Cigarette and alcohol use–and prescription pain relievers misuse—have all declined since 2013. Marijuana use rates did not increase in 2014, and, among 10th graders, both past-year and daily marijuana use declined by 8 percent and 15 percent, respectively. Past year use of synthetic marijuana, dangerous drugs that have cut the potential of far too many young people, is now down among 12th graders from 11.4% in 2011 to 5.8% in 2014. Additionally, all measures of alcohol drinking (past-month, past-year, lifetime, daily, and 5 or more drinks in a row in the last 2 weeks) were significantly lower than 5 years ago, and all levels are at an all-time low since 1991.
The Obama administration remains steadfast in its commitment to reduce drug use and its consequences—and we know that the best way to reduce drug use is to prevent it from ever starting. We join our partners at the Substance Abuse and Mental Health Services Administration in encouraging parents, teachers, coaches, and mentors to have a conversation with a young person in their lives about making the healthy decisions that will keep them on a path toward a successful future. View valuable resources on starting the conversation here.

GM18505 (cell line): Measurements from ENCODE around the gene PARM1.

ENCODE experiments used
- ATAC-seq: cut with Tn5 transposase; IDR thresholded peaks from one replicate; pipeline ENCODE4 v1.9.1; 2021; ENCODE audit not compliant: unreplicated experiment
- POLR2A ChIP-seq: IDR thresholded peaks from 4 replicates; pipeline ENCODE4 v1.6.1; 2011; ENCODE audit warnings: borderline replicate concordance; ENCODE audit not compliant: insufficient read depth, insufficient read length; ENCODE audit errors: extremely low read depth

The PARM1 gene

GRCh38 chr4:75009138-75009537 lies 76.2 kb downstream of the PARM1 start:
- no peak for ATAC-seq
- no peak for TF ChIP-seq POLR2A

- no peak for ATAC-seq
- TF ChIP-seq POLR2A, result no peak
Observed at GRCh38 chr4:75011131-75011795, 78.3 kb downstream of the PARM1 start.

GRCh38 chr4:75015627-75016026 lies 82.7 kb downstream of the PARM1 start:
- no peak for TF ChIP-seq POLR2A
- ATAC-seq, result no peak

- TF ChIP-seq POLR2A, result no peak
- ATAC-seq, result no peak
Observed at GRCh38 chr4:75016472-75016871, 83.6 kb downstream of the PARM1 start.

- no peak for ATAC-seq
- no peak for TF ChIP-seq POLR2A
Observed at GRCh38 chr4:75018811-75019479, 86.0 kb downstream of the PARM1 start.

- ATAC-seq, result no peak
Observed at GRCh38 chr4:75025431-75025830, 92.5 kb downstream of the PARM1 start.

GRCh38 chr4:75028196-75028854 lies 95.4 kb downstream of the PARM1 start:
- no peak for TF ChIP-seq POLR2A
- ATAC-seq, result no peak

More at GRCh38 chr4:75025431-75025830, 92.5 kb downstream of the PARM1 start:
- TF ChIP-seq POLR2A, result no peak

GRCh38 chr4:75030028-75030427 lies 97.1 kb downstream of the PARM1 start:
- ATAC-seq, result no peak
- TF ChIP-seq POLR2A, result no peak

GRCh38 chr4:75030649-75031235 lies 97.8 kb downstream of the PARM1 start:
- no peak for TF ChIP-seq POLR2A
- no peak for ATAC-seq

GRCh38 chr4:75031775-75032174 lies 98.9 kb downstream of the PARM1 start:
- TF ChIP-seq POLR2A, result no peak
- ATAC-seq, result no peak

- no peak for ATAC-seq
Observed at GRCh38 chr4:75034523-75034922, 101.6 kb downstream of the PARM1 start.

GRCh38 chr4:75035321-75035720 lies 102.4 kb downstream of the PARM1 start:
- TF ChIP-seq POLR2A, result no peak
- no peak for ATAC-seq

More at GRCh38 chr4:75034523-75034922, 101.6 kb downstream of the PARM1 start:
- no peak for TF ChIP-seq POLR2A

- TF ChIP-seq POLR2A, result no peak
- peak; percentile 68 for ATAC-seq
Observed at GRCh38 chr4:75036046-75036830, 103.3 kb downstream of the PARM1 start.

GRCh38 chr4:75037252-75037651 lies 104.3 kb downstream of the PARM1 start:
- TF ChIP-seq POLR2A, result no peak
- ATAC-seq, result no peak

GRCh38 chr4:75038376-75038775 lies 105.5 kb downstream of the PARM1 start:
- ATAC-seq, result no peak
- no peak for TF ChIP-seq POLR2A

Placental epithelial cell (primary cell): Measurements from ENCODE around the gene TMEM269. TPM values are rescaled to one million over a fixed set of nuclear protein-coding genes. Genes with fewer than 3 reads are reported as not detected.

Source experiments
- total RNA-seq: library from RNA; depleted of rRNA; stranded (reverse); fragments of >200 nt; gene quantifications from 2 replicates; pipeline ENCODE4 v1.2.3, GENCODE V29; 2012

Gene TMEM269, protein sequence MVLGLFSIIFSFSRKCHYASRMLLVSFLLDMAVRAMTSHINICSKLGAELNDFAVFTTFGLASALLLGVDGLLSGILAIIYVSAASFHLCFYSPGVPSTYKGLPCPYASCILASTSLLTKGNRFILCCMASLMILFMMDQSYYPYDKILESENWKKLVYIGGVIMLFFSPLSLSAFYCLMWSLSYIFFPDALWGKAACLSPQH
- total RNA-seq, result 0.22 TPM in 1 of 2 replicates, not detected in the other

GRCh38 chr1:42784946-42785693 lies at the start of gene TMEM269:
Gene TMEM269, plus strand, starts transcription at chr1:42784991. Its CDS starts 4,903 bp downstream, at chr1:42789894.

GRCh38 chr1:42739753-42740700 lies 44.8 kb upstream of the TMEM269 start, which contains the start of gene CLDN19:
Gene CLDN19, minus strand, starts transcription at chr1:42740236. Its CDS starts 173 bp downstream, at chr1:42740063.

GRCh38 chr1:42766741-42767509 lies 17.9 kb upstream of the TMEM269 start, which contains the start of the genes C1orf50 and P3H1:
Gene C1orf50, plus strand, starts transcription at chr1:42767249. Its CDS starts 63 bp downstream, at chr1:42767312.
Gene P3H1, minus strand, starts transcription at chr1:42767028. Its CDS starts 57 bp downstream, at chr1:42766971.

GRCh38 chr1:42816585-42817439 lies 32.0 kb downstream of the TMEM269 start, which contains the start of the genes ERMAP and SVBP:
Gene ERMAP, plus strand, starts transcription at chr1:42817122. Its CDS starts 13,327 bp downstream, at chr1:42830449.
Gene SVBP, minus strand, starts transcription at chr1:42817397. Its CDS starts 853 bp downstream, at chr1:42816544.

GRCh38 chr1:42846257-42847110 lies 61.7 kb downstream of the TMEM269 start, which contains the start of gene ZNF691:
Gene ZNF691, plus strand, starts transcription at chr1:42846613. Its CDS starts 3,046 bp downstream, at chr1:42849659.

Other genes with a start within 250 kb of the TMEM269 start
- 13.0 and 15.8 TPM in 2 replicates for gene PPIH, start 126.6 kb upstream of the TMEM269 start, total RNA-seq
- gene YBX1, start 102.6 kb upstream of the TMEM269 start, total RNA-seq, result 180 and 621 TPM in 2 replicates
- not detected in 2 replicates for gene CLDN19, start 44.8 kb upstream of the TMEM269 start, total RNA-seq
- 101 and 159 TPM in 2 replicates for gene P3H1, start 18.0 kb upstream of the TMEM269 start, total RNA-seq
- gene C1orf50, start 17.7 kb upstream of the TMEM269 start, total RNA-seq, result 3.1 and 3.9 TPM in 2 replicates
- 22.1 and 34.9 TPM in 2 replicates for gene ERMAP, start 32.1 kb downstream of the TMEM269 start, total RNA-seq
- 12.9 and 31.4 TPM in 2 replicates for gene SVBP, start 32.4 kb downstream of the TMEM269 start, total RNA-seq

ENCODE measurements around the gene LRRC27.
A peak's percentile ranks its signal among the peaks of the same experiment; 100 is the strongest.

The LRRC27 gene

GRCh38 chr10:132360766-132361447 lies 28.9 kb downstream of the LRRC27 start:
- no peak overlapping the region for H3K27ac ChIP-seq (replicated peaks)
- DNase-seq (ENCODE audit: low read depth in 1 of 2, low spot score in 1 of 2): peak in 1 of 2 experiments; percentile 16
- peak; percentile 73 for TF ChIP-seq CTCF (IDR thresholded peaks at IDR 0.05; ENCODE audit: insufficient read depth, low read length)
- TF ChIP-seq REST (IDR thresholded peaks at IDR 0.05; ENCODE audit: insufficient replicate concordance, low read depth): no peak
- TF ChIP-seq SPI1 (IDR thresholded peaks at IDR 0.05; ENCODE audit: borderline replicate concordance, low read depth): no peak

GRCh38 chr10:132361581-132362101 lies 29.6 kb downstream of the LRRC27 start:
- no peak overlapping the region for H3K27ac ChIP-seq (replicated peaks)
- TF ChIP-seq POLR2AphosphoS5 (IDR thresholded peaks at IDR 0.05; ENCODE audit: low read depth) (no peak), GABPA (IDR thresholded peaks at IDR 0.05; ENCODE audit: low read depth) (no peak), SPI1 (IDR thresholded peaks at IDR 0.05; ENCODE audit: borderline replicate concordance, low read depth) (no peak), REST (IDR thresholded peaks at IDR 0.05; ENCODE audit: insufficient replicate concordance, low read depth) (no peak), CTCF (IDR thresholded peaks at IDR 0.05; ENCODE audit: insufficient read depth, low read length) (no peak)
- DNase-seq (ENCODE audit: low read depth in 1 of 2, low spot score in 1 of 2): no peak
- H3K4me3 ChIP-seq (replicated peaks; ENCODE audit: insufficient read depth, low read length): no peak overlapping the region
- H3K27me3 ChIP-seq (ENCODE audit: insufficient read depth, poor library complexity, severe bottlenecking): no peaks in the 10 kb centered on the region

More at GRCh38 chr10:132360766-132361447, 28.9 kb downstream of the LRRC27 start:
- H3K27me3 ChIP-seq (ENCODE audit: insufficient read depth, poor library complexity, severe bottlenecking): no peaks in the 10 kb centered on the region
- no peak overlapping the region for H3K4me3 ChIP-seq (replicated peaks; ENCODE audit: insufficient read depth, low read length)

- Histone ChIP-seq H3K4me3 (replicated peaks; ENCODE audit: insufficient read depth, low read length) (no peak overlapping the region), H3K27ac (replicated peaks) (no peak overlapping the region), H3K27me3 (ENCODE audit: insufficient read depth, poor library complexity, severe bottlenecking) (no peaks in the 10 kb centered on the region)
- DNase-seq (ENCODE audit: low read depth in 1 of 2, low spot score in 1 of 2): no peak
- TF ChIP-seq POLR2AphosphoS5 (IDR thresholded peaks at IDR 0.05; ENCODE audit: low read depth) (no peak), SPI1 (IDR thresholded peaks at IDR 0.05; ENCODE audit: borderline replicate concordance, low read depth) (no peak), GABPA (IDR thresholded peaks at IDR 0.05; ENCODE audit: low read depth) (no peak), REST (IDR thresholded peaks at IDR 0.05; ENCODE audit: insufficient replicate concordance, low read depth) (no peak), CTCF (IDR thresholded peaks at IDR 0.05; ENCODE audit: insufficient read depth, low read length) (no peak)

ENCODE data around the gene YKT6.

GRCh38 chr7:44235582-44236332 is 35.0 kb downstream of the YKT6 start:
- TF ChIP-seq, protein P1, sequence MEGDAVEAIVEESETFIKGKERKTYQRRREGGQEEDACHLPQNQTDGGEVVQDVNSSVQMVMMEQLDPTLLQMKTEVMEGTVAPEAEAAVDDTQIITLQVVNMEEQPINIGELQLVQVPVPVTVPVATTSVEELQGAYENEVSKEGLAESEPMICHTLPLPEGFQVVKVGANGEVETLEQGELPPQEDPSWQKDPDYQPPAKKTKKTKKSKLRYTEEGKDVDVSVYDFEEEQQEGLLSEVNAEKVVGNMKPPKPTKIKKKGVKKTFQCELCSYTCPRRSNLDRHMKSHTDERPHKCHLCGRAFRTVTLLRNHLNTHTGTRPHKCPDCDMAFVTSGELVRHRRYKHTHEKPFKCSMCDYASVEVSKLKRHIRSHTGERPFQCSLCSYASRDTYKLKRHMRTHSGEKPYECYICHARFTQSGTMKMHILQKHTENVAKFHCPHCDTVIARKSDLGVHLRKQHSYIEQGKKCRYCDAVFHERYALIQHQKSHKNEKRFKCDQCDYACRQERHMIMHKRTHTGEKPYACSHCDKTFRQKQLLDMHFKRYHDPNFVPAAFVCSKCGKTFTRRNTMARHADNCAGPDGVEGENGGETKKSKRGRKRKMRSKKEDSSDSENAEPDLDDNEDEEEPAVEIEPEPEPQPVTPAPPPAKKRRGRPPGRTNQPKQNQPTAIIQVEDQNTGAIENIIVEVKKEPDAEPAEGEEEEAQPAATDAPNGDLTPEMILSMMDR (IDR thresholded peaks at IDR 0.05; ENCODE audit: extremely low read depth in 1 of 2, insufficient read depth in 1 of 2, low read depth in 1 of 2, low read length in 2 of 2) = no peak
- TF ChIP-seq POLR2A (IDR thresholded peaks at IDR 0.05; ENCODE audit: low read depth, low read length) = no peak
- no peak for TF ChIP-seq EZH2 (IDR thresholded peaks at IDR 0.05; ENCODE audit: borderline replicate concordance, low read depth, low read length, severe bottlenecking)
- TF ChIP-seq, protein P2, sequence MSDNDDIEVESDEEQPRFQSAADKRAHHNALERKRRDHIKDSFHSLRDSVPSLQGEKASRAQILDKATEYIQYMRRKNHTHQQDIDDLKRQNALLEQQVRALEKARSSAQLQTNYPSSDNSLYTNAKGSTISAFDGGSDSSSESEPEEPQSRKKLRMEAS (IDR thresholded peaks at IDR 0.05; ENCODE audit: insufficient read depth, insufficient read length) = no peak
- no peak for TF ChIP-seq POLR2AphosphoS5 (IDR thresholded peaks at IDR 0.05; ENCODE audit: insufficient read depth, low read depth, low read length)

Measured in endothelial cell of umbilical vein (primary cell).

Monitoring the Future is one of three major survey instruments the U.S. Department of Health and Human Services uses to monitor the nation’s substance use patterns among teens. Information from these surveys informs strategic planning for prevention, treatment, and recovery support services for youth. The Monitoring the Future survey produces timely results, with findings announced the same year the data is collected.
To learn more about Monitoring the Future’s 2014 results, please read the full press release, visit the ONDCP Blog and join us at 1 p.m. EST for a Twitter chat with the National Institute on Drug Abuse to discuss the findings. Use the hashtag #MTF2014 to follow along and ask questions.